From the perspective of an outside observer there is neither space nor time inside the black hole, since the hole is pinched into the fabric of spacetime (compare Flamm's paraboloid to Newtonian space). Nothing ever falls into the black hole since it takes an infinite amount of coordinate time to reach the event horizon, so it can never fall through (see Susskind 1 and 2).
Because of this real black holes do not form in finite coordinate time, so in the system of an outside observer they will always stay collapsars which converge to a black hole, but never really become one because of the time dilation slowing down the process.
For the infalling observer who crosses the horizon in a finite proper time it means that he would see the whole future of the universe pass in one moment if hovering at the horizon, which would mean infinite blueshift.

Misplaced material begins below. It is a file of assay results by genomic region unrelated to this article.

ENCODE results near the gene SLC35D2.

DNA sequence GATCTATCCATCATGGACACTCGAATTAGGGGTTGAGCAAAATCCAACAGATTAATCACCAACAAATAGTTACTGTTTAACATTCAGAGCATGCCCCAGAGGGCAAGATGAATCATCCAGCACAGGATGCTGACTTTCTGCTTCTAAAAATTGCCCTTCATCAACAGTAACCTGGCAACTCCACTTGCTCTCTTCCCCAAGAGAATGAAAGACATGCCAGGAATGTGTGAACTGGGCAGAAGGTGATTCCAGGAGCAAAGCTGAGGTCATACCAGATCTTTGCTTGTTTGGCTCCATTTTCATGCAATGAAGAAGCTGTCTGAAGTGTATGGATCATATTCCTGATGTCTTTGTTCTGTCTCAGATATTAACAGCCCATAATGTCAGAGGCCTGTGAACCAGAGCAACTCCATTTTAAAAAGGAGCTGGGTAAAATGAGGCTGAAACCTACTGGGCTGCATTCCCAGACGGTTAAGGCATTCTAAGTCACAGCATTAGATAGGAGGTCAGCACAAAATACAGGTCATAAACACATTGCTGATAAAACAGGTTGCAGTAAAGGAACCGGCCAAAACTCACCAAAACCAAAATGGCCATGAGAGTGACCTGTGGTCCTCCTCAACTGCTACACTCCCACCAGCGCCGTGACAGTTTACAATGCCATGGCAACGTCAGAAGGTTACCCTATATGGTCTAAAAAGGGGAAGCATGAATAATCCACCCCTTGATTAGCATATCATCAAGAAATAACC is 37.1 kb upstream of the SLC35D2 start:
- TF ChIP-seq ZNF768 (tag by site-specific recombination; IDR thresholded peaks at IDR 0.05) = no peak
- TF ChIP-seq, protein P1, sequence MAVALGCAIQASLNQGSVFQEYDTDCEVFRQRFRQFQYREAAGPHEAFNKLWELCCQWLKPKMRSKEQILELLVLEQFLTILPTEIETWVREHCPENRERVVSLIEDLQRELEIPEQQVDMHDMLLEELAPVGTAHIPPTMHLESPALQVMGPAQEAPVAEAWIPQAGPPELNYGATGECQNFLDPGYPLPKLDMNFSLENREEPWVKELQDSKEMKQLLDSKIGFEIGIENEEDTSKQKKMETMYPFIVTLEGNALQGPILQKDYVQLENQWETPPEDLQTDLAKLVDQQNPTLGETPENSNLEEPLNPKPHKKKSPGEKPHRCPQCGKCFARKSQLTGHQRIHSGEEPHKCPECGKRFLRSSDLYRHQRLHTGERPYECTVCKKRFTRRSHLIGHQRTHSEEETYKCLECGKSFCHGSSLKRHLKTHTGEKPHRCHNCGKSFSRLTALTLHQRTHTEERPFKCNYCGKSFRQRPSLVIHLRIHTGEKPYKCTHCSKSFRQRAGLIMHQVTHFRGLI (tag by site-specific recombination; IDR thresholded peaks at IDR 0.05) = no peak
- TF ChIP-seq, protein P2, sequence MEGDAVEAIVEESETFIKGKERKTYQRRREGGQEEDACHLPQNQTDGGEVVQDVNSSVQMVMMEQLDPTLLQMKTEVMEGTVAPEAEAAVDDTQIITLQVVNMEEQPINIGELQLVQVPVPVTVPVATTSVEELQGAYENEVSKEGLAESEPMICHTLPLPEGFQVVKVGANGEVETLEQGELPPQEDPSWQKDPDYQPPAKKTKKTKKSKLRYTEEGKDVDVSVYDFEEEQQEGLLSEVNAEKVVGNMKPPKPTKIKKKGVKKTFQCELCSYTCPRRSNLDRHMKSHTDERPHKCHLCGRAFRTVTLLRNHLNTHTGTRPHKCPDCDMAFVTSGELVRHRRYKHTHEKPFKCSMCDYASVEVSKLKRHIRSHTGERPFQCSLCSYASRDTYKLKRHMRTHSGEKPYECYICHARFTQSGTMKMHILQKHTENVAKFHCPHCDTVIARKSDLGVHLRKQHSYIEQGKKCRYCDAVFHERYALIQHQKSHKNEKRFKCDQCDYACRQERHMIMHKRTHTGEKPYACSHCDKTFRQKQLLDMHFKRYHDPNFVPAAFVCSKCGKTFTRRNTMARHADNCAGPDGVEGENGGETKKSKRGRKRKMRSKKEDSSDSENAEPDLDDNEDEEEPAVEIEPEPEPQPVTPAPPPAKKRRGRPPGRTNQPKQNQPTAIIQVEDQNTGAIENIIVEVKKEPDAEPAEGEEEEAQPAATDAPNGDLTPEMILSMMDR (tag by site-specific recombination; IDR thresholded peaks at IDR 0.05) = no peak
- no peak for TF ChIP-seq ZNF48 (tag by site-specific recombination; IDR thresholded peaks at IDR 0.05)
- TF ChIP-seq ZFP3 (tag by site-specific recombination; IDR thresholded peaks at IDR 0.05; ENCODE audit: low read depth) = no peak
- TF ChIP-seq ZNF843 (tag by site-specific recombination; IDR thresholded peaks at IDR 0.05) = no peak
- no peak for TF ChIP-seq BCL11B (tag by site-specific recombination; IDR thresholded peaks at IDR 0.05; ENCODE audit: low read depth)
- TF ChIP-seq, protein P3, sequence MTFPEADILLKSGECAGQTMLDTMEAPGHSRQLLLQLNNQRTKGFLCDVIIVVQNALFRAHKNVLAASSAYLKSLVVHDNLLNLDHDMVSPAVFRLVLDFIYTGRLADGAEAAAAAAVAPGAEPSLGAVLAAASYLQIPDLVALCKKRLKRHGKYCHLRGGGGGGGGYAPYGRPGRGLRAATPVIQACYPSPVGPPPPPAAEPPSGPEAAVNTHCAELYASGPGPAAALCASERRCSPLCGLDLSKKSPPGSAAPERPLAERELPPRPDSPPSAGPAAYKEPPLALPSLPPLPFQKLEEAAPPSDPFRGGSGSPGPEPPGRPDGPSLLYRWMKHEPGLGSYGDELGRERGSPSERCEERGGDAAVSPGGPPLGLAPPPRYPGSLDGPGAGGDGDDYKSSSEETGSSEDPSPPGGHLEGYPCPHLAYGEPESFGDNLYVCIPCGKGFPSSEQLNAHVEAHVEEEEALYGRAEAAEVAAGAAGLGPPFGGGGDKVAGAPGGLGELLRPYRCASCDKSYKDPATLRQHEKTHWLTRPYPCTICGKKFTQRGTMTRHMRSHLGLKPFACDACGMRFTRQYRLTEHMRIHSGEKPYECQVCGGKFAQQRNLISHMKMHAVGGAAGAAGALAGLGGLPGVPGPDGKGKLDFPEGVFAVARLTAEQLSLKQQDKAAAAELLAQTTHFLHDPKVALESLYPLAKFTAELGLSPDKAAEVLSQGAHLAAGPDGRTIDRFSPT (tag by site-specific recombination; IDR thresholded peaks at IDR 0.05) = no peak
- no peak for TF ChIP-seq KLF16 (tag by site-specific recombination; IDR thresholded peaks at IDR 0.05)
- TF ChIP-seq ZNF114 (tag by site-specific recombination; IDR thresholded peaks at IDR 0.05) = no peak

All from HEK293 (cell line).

So the formula you quoted in your post holds only for locally stationary observers and breaks down at the event horizon because nothing can stay locally stationary when the escape velocity is c. If the infalling observer is behind the horizon, he is no longer causally related to the outside and can't transform his own proper time to outer coordinate time any more, while every coordinate time the outside observer transforms into proper time will give the result that the falling observer has not yet reached the horizon.
That was the relativistic viewpoint; what really happens to the infalling observer when he crosses the horizon if you also take quantum mechanics into account is still subject of research and not yet solved.